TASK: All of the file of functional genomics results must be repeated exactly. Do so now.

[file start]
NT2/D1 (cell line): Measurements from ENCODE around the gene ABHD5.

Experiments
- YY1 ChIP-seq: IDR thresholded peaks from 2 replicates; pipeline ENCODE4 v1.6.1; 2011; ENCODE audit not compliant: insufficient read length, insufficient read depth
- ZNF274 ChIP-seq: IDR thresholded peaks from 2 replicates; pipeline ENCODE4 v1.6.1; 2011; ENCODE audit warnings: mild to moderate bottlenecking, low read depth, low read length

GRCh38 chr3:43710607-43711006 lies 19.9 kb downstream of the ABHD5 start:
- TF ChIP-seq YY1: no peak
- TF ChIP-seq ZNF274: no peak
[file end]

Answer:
NT2/D1 (cell line): Measurements from ENCODE around the gene ABHD5.

Experiments
- YY1 ChIP-seq: IDR thresholded peaks from 2 replicates; pipeline ENCODE4 v1.6.1; 2011; ENCODE audit not compliant: insufficient read length, insufficient read depth
- ZNF274 ChIP-seq: IDR thresholded peaks from 2 replicates; pipeline ENCODE4 v1.6.1; 2011; ENCODE audit warnings: mild to moderate bottlenecking, low read depth, low read length

GRCh38 chr3:43710607-43711006 lies 19.9 kb downstream of the ABHD5 start:
- TF ChIP-seq YY1: no peak
- TF ChIP-seq ZNF274: no peak